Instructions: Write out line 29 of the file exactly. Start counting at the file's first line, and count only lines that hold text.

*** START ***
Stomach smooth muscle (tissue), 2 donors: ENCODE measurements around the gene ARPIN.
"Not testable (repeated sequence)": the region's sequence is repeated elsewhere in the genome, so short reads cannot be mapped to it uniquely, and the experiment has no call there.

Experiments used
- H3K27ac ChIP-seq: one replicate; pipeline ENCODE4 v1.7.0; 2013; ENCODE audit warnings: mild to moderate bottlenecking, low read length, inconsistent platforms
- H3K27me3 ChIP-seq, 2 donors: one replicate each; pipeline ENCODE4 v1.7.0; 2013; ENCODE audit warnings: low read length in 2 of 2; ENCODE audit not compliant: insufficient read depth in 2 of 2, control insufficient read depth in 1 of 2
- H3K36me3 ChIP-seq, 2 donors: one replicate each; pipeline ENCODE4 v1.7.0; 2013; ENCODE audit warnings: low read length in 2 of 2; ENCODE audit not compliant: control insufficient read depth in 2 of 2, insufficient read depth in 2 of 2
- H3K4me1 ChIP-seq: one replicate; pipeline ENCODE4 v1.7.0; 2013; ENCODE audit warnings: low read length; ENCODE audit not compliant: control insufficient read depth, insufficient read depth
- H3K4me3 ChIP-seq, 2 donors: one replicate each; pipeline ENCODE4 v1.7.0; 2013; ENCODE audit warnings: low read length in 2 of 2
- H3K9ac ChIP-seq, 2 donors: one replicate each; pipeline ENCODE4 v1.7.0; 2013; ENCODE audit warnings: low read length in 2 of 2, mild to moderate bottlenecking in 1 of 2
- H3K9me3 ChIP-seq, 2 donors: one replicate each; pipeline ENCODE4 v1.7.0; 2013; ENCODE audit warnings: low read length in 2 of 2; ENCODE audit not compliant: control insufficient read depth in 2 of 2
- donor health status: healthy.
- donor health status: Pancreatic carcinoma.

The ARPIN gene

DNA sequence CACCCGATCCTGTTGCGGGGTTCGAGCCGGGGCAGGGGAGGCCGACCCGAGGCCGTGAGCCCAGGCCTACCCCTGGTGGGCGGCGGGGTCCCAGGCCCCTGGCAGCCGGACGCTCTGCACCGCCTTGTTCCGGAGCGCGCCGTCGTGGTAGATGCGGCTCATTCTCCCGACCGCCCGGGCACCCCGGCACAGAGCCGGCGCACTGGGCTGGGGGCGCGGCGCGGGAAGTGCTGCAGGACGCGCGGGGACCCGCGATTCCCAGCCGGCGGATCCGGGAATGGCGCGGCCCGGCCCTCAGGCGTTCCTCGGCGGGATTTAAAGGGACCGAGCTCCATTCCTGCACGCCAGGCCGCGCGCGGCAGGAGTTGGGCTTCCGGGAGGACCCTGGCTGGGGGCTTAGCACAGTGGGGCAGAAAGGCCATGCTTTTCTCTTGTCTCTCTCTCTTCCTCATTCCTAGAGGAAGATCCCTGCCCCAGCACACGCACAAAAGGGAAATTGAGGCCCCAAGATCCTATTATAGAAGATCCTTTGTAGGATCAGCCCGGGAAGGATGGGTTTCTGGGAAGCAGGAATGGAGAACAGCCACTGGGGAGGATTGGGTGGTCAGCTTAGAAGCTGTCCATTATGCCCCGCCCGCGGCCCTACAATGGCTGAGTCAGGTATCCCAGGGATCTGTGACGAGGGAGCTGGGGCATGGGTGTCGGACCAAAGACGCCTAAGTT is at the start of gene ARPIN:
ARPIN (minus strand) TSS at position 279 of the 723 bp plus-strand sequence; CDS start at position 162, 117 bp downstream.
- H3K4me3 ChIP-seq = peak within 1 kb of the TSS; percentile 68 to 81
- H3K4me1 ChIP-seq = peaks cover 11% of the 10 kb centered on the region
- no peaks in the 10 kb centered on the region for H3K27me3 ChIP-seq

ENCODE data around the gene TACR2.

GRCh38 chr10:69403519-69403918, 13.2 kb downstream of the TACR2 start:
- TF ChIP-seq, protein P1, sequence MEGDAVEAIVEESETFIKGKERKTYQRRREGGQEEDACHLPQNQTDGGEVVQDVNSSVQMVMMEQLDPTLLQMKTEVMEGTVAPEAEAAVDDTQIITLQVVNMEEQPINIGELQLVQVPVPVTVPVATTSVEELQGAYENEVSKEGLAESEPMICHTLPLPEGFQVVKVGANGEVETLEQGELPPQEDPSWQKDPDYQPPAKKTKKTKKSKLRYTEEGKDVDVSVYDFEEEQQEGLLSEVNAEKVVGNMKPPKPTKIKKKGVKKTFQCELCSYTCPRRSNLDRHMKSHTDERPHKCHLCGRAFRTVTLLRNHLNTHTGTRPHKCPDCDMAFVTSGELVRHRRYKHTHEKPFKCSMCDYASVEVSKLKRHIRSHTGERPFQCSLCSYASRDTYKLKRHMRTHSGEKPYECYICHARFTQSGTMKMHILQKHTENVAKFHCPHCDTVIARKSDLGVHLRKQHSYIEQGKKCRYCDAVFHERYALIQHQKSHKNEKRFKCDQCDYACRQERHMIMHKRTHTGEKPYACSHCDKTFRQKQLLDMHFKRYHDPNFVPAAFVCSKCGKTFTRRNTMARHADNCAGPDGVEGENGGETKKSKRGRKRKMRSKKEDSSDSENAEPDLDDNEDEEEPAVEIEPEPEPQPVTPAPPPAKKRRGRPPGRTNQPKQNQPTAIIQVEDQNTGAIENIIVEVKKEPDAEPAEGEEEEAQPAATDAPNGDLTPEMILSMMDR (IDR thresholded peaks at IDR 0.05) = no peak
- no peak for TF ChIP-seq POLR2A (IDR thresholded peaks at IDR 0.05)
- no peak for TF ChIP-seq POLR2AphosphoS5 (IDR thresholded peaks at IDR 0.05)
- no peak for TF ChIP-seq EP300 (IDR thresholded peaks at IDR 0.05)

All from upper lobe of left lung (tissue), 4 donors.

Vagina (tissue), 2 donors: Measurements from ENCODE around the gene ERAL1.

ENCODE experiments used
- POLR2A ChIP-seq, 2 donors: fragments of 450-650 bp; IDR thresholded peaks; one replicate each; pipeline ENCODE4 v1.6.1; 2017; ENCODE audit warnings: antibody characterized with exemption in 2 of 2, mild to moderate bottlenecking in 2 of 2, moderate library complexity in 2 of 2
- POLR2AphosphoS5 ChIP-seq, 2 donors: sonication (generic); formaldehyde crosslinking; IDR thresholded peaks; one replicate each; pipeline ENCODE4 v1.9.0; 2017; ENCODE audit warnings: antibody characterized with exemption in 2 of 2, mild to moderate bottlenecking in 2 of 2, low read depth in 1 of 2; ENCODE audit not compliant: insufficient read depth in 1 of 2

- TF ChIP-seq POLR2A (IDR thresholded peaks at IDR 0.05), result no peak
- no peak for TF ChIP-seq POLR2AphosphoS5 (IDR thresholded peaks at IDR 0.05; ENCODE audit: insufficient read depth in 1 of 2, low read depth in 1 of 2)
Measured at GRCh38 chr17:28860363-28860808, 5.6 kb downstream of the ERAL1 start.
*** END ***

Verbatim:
- POLR2AphosphoS5 ChIP-seq, 2 donors: sonication (generic); formaldehyde crosslinking; IDR thresholded peaks; one replicate each; pipeline ENCODE4 v1.9.0; 2017; ENCODE audit warnings: antibody characterized with exemption in 2 of 2, mild to moderate bottlenecking in 2 of 2, low read depth in 1 of 2; ENCODE audit not compliant: insufficient read depth in 1 of 2